It is astonishing how much attention my hubby pays to my enthusiastic chatterings. Especially when the topic is something he has absolutely no interest in personally, like, say, quilting.
One of my birthday presents was a book I’ve been hankering after: Dear Jane: The Two Hundred Twenty-Five Patterns from the 1863 Jane A. Stickle Quilt by Brenda Papadakis. I learned of this book, and of the incredible Jane Stickle quilt itself, from a link on Twiddletails, one of my favorite crafty blogs. Anina, the Twiddletails blogger, has a second blog called (for now, at least—yesterday a bit of a trademark dispute arose over the name) Dear Baby Jane, an amazing site on which Anina posts step-by-step photo tutorials for making every single block in the Jane Stickle quilt.
This is no mean feat. Jane’s quilt is a masterpiece. Every single block of this large quilt is pieced in a different geometrical pattern. Many of the patterns are traditional quilt blocks; many seem to be unique to Jane.
An autographed corner square tells us that Jane pieced the quilt “in wartime, 1863,” and that she used over five thousand separate bits of fabric. A farmer’s wife, she lived in the little village of Shaftsbury, Vermont. She was born in 1817, which makes her roughly a contemporary of Charlotte Tucker Quiner Holbrook, the maternal grandmother of Laura Ingalls Wilder, whom I wrote about in my Charlotte books. This is one of the many reasons the Jane Stickle quilt intrigued me when I first read about it at Dear Baby Jane. Charlotte was born in 1809 (along with Abraham Lincoln, Edgar Allen Poe, Alfred Lord Tennyson, Louis Braille, British statesman William Gladstone, Charles Darwin, and Felix Mendelssohn—some year, eh?) in Roxbury, Massachusetts. As a young woman, Charlotte worked as a seamstress, advertising her services in the local papers. By 1863, the year Jane finished her quilt—four years before Charlotte’s granddaughter Laura was born—Charlotte had been living in the “big woods” of Wisconsin for decades. Jane Stickle, meanwhile, lived her whole life in the Shaftsbury, VT, area, and instead of a storytelling granddaughter, the legacy she left us was her incredible wartime quilt.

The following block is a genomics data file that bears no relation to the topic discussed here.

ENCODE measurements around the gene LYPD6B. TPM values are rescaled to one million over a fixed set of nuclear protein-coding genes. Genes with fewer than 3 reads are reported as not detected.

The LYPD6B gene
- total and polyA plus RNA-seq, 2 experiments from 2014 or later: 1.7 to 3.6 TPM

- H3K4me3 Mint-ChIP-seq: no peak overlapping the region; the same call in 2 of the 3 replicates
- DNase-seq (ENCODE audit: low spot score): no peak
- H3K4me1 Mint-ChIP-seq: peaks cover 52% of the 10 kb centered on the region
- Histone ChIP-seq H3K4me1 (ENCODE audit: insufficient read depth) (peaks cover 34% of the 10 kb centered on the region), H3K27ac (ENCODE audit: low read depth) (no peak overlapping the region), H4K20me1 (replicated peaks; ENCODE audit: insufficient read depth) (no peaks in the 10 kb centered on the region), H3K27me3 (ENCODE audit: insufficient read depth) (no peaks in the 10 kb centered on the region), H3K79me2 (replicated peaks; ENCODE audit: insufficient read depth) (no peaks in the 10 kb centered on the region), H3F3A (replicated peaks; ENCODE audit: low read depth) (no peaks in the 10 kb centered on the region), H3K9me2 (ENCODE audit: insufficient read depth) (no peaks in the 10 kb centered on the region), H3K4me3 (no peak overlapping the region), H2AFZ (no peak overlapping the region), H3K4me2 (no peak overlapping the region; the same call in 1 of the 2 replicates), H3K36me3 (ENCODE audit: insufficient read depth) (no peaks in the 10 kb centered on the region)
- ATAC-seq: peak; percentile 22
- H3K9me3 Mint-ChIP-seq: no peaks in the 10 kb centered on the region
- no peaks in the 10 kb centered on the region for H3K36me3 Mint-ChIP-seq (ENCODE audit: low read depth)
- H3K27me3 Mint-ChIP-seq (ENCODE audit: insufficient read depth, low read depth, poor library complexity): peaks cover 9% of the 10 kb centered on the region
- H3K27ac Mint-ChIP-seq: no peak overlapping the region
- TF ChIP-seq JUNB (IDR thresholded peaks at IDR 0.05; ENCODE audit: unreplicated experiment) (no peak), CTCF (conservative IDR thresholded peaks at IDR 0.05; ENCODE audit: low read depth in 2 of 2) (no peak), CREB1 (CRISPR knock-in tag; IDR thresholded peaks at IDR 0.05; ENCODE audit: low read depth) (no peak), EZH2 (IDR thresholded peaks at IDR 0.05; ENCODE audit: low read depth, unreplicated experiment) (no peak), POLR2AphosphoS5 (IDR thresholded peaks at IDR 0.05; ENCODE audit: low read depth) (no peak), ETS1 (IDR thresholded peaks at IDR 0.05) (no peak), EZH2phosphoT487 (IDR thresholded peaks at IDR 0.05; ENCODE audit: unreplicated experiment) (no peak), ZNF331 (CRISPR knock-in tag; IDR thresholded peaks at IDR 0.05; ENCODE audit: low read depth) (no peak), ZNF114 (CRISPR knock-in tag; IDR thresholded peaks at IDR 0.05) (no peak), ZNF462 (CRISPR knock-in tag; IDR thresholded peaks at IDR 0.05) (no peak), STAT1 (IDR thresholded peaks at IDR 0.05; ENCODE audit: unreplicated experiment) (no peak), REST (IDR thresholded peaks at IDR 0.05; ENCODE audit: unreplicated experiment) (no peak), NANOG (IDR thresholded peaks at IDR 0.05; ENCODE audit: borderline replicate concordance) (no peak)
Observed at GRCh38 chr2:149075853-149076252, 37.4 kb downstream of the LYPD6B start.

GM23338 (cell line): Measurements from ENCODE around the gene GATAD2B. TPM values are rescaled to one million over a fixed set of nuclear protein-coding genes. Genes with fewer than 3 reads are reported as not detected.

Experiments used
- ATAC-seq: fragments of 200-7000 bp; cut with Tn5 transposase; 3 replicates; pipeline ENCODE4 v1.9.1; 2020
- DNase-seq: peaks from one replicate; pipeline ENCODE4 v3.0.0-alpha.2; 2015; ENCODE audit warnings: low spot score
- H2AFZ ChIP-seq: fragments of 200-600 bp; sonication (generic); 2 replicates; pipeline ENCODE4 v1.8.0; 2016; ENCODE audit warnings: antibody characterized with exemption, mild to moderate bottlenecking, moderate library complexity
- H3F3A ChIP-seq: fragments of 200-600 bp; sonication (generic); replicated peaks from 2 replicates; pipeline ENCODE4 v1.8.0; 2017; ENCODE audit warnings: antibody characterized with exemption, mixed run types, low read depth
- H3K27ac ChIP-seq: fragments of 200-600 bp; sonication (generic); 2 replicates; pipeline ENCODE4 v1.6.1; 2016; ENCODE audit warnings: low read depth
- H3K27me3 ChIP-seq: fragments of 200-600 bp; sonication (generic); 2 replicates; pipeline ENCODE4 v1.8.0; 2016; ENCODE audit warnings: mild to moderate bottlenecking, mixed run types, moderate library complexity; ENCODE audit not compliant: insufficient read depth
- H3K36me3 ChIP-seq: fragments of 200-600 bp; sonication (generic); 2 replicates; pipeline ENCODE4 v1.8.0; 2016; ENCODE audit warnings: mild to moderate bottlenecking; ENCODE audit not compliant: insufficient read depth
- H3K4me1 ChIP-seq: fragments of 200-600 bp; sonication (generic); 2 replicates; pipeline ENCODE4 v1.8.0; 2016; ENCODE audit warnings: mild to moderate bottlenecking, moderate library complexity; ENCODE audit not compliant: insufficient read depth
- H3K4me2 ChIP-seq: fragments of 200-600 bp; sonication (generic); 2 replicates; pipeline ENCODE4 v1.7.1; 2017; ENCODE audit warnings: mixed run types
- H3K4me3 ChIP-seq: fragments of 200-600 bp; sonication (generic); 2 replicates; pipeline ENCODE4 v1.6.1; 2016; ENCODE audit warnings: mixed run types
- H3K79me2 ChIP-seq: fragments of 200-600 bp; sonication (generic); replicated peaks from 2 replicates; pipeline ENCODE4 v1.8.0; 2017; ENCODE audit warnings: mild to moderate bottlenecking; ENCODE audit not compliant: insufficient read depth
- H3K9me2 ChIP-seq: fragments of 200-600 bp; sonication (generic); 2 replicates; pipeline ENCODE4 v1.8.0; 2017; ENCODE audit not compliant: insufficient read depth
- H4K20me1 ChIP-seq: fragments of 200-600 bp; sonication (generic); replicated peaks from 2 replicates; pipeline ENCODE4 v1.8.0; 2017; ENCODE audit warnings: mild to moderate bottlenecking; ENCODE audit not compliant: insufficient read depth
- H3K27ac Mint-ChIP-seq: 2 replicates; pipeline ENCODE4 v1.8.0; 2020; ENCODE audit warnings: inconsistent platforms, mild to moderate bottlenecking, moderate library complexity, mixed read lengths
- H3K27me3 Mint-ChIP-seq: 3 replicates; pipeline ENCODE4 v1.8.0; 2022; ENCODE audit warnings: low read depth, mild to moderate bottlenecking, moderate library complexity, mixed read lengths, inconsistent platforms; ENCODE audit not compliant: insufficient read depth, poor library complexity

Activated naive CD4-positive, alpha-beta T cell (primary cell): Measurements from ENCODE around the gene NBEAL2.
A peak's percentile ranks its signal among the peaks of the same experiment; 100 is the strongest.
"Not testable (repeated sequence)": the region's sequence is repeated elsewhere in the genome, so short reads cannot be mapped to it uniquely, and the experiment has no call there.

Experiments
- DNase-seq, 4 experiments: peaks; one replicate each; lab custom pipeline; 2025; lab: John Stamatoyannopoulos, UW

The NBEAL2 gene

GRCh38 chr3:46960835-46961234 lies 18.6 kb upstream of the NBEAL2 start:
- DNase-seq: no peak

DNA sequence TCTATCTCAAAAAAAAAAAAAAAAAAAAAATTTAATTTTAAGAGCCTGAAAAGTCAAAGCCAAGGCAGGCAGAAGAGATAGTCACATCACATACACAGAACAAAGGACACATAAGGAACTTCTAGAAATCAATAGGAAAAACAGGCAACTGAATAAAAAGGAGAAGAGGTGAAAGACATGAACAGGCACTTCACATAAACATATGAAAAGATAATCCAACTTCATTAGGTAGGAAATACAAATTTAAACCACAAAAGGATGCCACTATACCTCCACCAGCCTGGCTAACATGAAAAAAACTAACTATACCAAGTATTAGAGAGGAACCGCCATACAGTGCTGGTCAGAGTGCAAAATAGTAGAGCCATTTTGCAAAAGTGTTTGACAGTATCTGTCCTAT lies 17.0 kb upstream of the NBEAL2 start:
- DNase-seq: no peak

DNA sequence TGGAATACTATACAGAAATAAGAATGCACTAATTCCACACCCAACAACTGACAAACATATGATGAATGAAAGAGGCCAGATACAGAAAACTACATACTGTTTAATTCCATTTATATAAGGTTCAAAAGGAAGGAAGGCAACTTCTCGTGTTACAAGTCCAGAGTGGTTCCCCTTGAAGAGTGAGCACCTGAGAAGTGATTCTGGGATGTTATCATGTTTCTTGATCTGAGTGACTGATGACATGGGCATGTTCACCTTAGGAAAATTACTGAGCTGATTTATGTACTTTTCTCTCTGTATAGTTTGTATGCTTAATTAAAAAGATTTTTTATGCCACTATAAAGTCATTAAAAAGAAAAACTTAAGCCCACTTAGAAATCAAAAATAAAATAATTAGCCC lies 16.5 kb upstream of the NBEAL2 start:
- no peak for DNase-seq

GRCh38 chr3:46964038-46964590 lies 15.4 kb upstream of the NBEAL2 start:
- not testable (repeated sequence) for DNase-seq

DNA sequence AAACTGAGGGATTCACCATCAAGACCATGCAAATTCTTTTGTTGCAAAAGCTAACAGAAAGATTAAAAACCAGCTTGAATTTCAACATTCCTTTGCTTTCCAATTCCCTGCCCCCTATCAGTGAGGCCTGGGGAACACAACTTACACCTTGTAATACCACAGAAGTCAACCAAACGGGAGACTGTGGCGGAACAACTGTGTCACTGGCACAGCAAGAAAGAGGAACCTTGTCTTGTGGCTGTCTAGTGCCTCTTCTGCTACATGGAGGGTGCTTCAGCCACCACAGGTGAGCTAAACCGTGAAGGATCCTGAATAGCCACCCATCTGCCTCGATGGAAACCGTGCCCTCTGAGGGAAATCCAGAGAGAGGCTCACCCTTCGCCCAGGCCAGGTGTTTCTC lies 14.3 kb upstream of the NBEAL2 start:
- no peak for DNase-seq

Here’s a link to a good-sized image of the Jane Stickle quilt—dubbed the “Dear Jane” by Brenda Papadakis. (Contemporary versions of the quilt are nicknamed “Baby Janes.”) I don’t know if it’s kosher to post the image itself, so I’ll just stick with the link. The color scheme is what’s known as and “around the world” pattern: the blocks move through a range of shades in concentric circles (more or less) beginning in the middle of the quilt.
A whole Dear Jane subculture exists in the quilting world, both online and off. There are many gorgeous quilts modeled after or inspired by Jane Stickle’s masterpiece. On the Dear Baby Jane blog, Anina leads an online community of quilters who are piecing the quilt a block at a time, two blocks a week. (Marvel at the photos here.) Just reading Anina’s instructions has been a tremendous education for me. (I was sorry to read, yesterday, of the trademark stickiness and the possibility that Anina will take down the entire blog. I am hoping hard that this does not come to pass.)